“It’s going to be a party,” according to Carine Rolland, deputy mayor in charge of culture.
“We owe it to the Parisians as much as to those in the cultural sector who have been hard hit by the crisis,” Rolland told Le Parisien as she unveiled plans for festivities in Paris throughout July and August.
The capital’s popular urban beaches have been extended this year and will take in three sites, which will all be open from July 10th to August 22nd.
Parisians will be able to enjoy sand, sun loungers and swimming on the banks of the Seine and beside the Bassin de la Villette in northern Paris.
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This year, the Jardins du Trocadéro near the Eiffel Tower will also be part of Paris Plages, with a big screen showing the Tokyo Olympics and other sporting events.
With the health situation in mind, many events will take place outdoors, on the street and on public squares, in parks and school playgrounds, in outdoor arenas like the one in Montmartre, and on the banks of the Seine.
“We wanted a large diversity with contemporary music as well as theatre, circus, puppet shows, dancing, and readings,” said Rolland. “Parisians will go somewhere at random and will come across an open-air event.”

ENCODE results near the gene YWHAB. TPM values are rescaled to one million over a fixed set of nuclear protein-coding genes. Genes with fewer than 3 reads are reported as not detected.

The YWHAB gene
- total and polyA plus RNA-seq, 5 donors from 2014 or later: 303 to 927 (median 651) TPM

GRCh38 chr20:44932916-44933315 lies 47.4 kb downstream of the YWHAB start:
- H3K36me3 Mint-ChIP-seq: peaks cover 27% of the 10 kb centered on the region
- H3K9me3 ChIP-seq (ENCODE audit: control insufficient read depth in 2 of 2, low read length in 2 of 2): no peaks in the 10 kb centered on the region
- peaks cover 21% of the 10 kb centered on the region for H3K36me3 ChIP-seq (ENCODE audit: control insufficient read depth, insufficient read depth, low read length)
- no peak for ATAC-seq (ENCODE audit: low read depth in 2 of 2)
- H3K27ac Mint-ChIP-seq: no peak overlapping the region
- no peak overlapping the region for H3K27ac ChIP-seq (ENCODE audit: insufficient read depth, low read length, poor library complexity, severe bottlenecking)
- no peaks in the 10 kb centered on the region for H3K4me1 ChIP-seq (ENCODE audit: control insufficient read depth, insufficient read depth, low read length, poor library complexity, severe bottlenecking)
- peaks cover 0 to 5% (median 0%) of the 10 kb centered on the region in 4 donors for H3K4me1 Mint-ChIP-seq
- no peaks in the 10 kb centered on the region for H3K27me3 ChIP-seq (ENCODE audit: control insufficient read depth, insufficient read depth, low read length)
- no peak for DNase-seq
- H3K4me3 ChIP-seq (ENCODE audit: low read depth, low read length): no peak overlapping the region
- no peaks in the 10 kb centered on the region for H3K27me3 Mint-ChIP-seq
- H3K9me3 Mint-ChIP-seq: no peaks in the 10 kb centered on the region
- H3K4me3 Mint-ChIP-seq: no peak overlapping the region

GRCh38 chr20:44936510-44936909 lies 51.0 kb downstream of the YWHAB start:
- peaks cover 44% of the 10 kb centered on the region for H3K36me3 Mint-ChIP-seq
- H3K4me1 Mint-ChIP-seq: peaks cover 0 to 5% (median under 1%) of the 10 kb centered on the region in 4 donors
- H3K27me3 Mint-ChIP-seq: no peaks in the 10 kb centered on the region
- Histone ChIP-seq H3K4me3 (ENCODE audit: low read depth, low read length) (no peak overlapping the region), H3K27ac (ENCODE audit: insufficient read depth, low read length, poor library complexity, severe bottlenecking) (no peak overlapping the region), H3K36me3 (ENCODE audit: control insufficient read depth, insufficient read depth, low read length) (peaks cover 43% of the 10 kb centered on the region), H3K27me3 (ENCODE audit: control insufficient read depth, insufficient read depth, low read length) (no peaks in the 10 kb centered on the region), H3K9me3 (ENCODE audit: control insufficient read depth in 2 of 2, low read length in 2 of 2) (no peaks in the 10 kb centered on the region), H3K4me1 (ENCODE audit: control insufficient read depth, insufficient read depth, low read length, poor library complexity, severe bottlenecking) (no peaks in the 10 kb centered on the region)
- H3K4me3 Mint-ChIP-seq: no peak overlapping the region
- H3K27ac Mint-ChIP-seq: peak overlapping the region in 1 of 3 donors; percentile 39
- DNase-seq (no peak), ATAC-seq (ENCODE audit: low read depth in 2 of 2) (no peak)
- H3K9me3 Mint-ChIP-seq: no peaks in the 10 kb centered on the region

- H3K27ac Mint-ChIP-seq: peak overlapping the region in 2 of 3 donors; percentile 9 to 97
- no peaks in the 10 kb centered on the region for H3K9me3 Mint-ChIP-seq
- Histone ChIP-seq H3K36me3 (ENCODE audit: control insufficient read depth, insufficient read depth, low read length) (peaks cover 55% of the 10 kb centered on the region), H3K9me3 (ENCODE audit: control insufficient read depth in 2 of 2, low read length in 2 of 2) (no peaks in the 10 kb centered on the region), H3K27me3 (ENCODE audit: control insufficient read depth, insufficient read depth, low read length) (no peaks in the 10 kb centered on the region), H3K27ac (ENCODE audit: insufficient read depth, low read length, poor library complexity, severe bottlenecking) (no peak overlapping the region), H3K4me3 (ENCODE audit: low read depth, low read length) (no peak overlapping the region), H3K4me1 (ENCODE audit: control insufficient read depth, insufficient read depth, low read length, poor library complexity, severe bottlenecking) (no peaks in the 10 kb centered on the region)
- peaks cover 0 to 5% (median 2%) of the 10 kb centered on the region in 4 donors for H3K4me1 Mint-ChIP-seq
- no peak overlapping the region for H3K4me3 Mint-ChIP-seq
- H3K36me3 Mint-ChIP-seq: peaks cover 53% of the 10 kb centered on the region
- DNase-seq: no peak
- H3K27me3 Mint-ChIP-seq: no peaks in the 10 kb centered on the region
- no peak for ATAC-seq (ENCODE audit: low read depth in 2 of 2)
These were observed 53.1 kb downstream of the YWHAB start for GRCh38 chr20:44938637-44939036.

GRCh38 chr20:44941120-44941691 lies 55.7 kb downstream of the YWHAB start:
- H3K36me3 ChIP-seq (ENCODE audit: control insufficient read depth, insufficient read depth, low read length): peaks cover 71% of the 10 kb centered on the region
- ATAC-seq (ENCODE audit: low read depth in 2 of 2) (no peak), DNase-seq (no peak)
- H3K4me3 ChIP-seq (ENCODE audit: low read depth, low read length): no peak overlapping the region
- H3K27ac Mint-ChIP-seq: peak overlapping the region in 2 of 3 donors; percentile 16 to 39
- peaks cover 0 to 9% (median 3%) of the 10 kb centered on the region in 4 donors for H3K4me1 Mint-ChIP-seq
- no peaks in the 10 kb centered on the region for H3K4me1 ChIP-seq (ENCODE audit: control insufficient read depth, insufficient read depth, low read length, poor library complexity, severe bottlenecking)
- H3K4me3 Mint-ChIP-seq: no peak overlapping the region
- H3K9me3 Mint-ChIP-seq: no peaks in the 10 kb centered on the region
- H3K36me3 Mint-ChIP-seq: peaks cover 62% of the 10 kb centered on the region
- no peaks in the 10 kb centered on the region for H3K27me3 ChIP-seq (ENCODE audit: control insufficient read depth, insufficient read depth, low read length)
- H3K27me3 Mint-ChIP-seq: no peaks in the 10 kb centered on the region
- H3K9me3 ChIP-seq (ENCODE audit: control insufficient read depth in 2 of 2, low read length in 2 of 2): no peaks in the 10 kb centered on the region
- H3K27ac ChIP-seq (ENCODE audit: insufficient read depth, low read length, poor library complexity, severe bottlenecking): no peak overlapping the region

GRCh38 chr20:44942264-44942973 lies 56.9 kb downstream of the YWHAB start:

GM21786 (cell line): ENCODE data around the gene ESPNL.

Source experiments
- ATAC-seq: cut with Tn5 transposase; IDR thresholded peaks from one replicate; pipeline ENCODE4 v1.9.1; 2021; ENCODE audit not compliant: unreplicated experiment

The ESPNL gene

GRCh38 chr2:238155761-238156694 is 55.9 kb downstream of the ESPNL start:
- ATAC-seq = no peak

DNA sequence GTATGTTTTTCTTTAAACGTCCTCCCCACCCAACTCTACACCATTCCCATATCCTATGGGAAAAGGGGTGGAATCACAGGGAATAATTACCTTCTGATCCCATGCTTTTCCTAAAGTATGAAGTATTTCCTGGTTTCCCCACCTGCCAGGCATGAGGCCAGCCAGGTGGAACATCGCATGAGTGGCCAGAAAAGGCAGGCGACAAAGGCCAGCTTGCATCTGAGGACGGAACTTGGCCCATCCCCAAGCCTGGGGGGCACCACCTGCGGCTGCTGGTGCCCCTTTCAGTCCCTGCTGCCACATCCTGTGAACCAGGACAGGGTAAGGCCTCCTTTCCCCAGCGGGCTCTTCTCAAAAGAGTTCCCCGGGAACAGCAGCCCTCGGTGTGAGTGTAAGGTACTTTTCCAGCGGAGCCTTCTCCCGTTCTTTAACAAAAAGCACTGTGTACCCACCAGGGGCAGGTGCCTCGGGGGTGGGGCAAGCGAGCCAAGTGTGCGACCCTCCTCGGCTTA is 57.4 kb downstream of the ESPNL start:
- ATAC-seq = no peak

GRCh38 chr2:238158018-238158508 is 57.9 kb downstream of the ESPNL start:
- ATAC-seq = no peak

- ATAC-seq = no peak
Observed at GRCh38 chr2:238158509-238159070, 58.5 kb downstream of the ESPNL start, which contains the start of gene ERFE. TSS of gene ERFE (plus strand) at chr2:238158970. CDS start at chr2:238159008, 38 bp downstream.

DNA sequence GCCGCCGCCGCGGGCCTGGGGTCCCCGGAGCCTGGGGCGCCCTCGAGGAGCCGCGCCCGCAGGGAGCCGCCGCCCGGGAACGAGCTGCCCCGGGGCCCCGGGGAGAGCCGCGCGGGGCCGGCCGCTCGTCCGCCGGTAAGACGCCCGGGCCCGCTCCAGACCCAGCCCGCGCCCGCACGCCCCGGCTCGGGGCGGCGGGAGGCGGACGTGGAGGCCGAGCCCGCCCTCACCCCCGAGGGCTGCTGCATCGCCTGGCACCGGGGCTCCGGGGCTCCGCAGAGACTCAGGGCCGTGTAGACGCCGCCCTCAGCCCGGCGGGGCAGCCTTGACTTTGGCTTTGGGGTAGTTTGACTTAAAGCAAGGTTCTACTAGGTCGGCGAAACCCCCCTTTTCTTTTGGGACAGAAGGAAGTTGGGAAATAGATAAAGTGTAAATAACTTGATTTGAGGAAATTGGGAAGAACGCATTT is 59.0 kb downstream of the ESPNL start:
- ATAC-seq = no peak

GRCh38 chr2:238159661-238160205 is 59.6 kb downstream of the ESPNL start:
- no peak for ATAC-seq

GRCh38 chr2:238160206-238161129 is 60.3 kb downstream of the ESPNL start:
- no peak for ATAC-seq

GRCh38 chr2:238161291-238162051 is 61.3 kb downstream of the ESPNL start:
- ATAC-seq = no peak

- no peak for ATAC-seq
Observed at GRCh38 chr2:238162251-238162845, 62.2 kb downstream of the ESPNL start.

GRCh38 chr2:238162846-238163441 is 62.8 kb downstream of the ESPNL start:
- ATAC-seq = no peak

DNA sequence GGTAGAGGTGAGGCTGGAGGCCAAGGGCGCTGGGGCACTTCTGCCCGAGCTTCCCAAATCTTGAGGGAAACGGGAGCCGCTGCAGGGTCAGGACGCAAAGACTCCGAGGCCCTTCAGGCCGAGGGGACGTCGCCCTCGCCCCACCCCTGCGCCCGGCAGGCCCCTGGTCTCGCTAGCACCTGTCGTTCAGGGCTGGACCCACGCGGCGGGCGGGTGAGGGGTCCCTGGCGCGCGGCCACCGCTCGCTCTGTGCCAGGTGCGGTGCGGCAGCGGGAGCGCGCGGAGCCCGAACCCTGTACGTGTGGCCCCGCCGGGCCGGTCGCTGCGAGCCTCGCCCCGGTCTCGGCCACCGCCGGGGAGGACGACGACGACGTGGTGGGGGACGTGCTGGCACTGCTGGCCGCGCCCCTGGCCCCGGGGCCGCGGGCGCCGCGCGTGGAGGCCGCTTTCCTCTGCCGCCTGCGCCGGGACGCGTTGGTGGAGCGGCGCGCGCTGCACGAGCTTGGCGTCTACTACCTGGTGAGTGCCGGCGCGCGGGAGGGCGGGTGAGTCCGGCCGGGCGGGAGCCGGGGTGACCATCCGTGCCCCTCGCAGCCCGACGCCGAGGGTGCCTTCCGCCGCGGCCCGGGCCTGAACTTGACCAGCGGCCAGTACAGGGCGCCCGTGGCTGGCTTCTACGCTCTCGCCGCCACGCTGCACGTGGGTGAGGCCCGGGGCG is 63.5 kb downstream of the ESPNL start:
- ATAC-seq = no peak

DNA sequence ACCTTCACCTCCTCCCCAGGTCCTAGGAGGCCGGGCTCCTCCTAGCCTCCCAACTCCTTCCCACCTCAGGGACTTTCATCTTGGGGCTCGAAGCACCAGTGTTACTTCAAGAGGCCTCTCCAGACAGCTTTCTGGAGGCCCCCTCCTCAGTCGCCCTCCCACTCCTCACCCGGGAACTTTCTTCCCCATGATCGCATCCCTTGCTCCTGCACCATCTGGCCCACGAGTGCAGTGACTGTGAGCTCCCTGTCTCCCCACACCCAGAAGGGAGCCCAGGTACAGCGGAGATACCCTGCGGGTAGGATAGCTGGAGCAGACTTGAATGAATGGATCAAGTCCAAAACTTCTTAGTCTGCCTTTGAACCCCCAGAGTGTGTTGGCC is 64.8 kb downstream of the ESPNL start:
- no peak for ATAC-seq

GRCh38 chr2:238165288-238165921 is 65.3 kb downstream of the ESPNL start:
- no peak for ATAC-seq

Many of the events will be free. Others, as part of the Paris L’été festival which runs from July 12th until August 1st, will charge for entry.
Find the full programme for the festival here.
After more than a year, concerts with standing audiences will be able to take place in France from June 30th, at 100 percent of their normal capacity for events which take place outdoors, and 75 percent capacity indoors – a health passport will be needed for larger events.
Open air cinema
Another event making a comeback is the outdoor film screenings in the Parc de la Villette. There will be 28 evening projections between July 16th and August 22nd. The screenings will kick off with Marie-Antoinette on the 16th, and will also include Jackie, Amadeus and The Wolf of Wall Street. The full programme is available here.
France’s annual fête nationale celebrations and fireworks on July 14th should go ahead in some form this year. The exact details for the Paris event are yet to be revealed. In France, a health passport is needed for events welcoming more than 1,000 people.
“We don’t yet know what health conditions will be required. But it’s clear that we need to be outside, to breathe, to celebrate together,” Rolland said. The theme for this year’s fireworks display is Freedom.
The festivities went ahead last year, but people were banned from gathering in crowds to watch the fireworks.
Beyond the summer
Summer has barely even begun, but Paris already has big plans for the autumn.
As part of a posthumous work by the artist Christo, who died last year, the Arc de Triomphe will be wrapped in silver and blue fabric from September 18th.
The installation will last until the night of October 2nd, which is also the date of the twentieth edition of the Nuit Blanche, an all-night arts festival.